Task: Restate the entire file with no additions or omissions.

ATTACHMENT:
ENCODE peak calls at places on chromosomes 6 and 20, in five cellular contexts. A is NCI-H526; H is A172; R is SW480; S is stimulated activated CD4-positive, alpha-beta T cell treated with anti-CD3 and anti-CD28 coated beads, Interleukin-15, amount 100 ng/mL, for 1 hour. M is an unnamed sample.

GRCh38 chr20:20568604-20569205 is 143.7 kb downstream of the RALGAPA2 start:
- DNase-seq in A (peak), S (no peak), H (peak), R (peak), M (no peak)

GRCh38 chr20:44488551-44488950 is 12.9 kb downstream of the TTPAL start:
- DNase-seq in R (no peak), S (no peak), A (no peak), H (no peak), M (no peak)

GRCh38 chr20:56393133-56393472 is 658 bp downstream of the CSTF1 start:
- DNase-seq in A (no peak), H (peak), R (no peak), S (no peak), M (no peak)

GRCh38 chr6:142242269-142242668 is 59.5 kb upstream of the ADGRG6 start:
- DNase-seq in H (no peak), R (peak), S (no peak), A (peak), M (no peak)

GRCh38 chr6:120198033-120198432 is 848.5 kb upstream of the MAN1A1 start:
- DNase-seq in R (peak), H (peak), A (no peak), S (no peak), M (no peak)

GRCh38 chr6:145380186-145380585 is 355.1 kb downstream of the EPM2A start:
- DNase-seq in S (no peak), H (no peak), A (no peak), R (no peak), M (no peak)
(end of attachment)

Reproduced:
ENCODE peak calls at places on chromosomes 6 and 20, in five cellular contexts. A is NCI-H526; H is A172; R is SW480; S is stimulated activated CD4-positive, alpha-beta T cell treated with anti-CD3 and anti-CD28 coated beads, Interleukin-15, amount 100 ng/mL, for 1 hour. M is an unnamed sample.

GRCh38 chr20:20568604-20569205 is 143.7 kb downstream of the RALGAPA2 start:
- DNase-seq in A (peak), S (no peak), H (peak), R (peak), M (no peak)

GRCh38 chr20:44488551-44488950 is 12.9 kb downstream of the TTPAL start:
- DNase-seq in R (no peak), S (no peak), A (no peak), H (no peak), M (no peak)

GRCh38 chr20:56393133-56393472 is 658 bp downstream of the CSTF1 start:
- DNase-seq in A (no peak), H (peak), R (no peak), S (no peak), M (no peak)

GRCh38 chr6:142242269-142242668 is 59.5 kb upstream of the ADGRG6 start:
- DNase-seq in H (no peak), R (peak), S (no peak), A (peak), M (no peak)

GRCh38 chr6:120198033-120198432 is 848.5 kb upstream of the MAN1A1 start:
- DNase-seq in R (peak), H (peak), A (no peak), S (no peak), M (no peak)

GRCh38 chr6:145380186-145380585 is 355.1 kb downstream of the EPM2A start:
- DNase-seq in S (no peak), H (no peak), A (no peak), R (no peak), M (no peak)